Table 2: Lloyds Cyber Market Reported Loss and DCCE Ratios by Underwriting Year
The Table 2 values shaded in grey represent our projected estimates based on our analysis of available information. The results for underwriting year 2021 are particularly uncertain given the year is still in the earning period. That being said, early evidence suggests the results for underwriting year 2021 could be significantly lower than 2019, which follows the apparent momentum of improved results in 2020.
A graphical depiction of the development of the Lloyds Cyber Market reported loss and DCCE ratios by underwriting year is displayed in Chart 4 below:
Chart 4: Lloyds Cyber Market Reported Loss and DCCE Ratios by Underwriting Year*
*Dotted lines represent our estimates of the development of reported loss and DCCE ratios to ultimate value.
Cyber Market Diagnostics / Discussion
The deterioration of NAIC Cyber Market insurance results between calendar years 2018 and 2020 follows a period of increased reported claim frequency between 2016 and 2019, as illustrated in Chart 5 below:
Chart 5: NAIC Relative Reported Claims per Policy – 2016 Base Period
There is an apparent lagged relationship between increased reported claim frequency and increased booked loss and DCCE ratios. Specifically, the increased 2018 and 2019 reported claim frequency measures displayed in Chart 5 above don’t appear to manifest as increased incurred loss and DCCE ratios until 2019 and 2020. This lagged relationship suggests initial booked reserves have likely been inadequate.
Also of concern is that the reported claim trends displayed in Chart 5 above imply the calendar year 2019 through 2021 incurred loss and DCCE ratios would be significantly higher than reported. That is, if the calendar year 2016 incurred loss and DCCE ratio of 43% was trended forward to 2019, 2020 and 2021 using only the reported claim trends displayed in Chart 5 the resulting incurred loss and DCCE ratios would be 118%, 118%, and 101%, respectively. These trended results do not account for recent rate increases, but are nonetheless significantly higher than the corresponding reported ratios of 47%, 73%, and 65%, respectively.
The significant reduction in reported claim frequency in 2021 may be explained by increased awareness of cyber threats among the general population, along with improved security protocols and more robust education on the risk by corporations. The trend toward higher deductibles may also contribute to the lower reported claim frequency recently.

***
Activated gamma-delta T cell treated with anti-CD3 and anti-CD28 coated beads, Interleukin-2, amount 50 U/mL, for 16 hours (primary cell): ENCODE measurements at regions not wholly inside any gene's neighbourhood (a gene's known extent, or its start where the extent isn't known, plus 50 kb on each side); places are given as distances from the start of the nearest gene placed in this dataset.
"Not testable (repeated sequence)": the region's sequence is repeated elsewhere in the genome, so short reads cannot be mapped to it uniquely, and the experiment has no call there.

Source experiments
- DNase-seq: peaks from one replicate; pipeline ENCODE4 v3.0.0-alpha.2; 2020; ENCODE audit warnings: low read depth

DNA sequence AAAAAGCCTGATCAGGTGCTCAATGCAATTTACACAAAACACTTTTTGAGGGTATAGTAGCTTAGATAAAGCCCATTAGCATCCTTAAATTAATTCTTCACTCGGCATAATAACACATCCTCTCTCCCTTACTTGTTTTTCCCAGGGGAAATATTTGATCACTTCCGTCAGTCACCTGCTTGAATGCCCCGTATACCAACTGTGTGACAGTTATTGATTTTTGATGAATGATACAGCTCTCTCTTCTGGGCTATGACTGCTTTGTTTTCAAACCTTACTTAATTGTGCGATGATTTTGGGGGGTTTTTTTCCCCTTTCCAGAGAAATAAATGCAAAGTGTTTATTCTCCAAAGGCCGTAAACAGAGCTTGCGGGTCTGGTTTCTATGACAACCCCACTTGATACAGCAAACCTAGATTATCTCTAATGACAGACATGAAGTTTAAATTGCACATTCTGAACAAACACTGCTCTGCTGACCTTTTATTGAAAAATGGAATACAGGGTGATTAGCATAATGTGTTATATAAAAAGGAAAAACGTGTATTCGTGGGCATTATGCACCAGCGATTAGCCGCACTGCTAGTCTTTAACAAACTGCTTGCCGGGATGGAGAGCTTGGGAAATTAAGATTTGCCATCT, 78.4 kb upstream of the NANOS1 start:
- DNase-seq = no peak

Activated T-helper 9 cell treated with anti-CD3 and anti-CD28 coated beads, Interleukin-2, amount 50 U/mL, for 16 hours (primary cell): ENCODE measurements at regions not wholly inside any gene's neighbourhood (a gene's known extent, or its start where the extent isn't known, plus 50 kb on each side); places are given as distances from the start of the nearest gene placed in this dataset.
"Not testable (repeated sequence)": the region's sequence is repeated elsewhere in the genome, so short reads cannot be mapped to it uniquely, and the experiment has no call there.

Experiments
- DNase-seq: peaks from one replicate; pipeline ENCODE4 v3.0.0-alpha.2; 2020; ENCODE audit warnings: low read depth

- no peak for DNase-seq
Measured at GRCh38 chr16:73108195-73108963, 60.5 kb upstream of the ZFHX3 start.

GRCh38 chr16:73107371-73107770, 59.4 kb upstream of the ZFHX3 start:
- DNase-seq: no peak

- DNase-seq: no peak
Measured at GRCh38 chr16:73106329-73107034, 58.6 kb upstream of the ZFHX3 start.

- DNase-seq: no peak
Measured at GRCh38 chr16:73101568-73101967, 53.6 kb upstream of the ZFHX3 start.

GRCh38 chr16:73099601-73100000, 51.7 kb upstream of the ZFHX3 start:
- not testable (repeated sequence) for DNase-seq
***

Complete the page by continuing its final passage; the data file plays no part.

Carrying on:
The average NAIC DWP per in force Stand-Alone cyber policy increased to $12,161 in 2021 from $8,306 in 2020, an increase of 46%. Chart 6 below displays these average premiums back to 2015 for both Stand-Alone and Package cyber policies:
Chart 6: Average NAIC DWP per In-Force Policy
Considering average U.S. cyber rates were estimated by many parties to increase by 100% in 2021, the implication is coverage was significantly reduced likely due to a combination of increased deductibles and reduced policy limits.
Recent Claim Department Responses
The increase in ransomware and data breach events have led to more changes in claim departments:
- Insurers continue to add claims technical staff and reimagine business process and vendor relationships to improve efficiency and reduce loss and DCCE. There is evidence of insurers building incident response technical teams as these costs fluctuate with demand.
- Talent shortages have begun to show in claim teams, law firms and vendors.
- There is a lack of surge capacity in the vendor marketplace.
- The COVID-19 pandemic exposed the heavy reliance of insurers on third-party professionals to render response services where there are now growing questions of surge capacity. Insurers may be left exposed for lack of timeliness in responding or subject to higher costs.
- Brokers are left to assist clients that have recently uninsured or that have significant retentions. Enhanced broker services are being developed to fill the services gap.
- The speed of cyber incident response continues to quicken, and the demand and cost for specialized claims services continues to increase.
- Data breach class action litigation continues to rise.
- Claim handling data gathering and the use of analytics is growing.
- There is more focus on planning for incidence response surges, suggesting that insurers nourish service development and competition. Specifically, law firms specialized in incident response, forensics, e-discovery, call centers and identity theft and fraud monitoring and restoration provider.
Ransomware losses, which began to affect portfolios heavily commencing in 2019, are quicker to settle than data breaches, which are more prominent in prior years’ losses. Despite the purported lower latency, there is an increase in case reserves.
Brokers likewise are taking a more active role in vendor due diligence and selection for their clients and looking specifically for improved services for identity monitoring that go beyond credit monitoring to include health data, social media profiles and services for minors and high wealth individuals. Expanded services offerings are expected and needed to avoid or mitigate the potential for litigation and maintain goodwill with consumers.
While the Cyber Market has significantly improved in 2021, increases to prior coverage year reserves may create a significant drag on earnings. Also, the instability caused by the Russian invasion of Ukraine and the potential for a cyber catastrophe creates a very uncertain future.
All NAIC data referenced in this article was provided by S&P Global Market Intelligence, unless otherwise noted. All Lloyds data referenced in this article was provided by Xchanging, unless otherwise noted.
For further information, please reach out to the authors.